Here’s how the cap-and-invest program works. It places an overall state cap on emissions from the major emitters such as large factories and energy facilities. The market-based policy drives emitters to decarbonize in the most economically efficient and environmentally responsible way. It also provides appropriate flexibility for the unique role that commodity markets such as agriculture, timber, maritime and aviation play in the global market.
The state’s overall cap is carefully reduced between 2023 and 2050. Technically, we currently emit 102 million metric tons per year. By 2050 we need to emit only 5 million metric tons while growing our economy, population, jobs and quality of life.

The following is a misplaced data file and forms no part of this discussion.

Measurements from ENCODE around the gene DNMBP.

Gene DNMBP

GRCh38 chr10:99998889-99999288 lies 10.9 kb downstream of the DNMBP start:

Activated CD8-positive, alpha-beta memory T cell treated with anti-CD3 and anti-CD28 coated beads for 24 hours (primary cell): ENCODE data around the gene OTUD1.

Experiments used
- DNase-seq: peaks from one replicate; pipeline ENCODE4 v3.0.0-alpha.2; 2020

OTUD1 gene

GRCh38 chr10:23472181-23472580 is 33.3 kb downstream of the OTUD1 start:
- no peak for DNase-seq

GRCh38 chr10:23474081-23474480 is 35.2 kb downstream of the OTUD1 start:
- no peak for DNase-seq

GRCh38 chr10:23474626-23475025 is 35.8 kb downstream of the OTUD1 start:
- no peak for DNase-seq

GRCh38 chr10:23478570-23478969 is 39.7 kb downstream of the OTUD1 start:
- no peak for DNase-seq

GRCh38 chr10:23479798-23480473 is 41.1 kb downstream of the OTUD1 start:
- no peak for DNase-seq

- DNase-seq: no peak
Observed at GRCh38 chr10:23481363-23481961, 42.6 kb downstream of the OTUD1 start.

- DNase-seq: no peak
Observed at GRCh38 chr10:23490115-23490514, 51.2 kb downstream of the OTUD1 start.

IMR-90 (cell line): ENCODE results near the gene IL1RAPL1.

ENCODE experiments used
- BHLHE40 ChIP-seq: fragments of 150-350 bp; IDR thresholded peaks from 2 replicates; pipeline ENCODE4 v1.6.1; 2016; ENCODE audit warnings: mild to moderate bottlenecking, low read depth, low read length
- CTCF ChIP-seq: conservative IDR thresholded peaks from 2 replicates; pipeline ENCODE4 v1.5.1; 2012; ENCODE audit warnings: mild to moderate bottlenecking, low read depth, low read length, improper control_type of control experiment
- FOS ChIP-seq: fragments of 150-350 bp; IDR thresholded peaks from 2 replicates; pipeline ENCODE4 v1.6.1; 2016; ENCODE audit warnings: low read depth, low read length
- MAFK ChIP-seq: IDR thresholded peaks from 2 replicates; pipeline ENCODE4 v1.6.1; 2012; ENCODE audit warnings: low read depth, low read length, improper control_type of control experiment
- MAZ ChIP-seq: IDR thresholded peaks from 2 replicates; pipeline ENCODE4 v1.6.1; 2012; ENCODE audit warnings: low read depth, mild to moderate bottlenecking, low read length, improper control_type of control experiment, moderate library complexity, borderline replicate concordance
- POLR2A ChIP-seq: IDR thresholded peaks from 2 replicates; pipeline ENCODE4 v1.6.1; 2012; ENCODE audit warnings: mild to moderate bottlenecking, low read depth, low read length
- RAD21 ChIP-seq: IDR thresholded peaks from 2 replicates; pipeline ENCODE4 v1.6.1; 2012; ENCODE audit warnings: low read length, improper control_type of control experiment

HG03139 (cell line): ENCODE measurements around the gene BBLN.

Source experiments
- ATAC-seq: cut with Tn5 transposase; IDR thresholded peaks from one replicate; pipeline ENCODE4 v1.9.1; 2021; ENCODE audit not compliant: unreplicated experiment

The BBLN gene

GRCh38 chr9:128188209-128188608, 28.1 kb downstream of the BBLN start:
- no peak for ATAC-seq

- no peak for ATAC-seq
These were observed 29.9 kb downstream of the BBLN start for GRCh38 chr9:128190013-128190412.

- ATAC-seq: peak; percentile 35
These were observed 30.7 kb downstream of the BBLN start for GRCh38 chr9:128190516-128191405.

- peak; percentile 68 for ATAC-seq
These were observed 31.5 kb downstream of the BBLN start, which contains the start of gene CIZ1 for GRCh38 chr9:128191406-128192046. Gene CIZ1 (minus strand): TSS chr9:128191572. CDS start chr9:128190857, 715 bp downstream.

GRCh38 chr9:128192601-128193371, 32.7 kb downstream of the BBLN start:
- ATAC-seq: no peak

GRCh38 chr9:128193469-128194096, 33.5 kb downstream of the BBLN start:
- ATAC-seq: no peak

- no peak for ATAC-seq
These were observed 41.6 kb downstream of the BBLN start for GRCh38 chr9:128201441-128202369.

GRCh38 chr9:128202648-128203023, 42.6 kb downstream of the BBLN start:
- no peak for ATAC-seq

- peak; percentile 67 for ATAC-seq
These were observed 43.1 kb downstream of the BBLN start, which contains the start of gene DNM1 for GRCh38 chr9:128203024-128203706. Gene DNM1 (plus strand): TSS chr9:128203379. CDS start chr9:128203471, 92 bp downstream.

Factories that today release large amounts of emissions are required to participate in auctions to purchase valuable carbon permits. These auctions encourage them to decarbonize and generate revenue to fund high-value climate investments. Examples include: free transit for youth, electric-vehicle charging stations, home-heating grants, wind and solar facilities, climate equity projects, climate R&D, college and workforce development training, salmon-passage restoration, public transit, forest management, methane capture from dairy farms to produce renewable natural gas, regenerative agriculture and more.
As the program matures, an opportunity for tax reduction surfaces if proceeds from cap and invest generate substantially more revenues than expected. The Legislature should then consider reducing utility bills statewide or take other steps to minimize the financial impact on the public.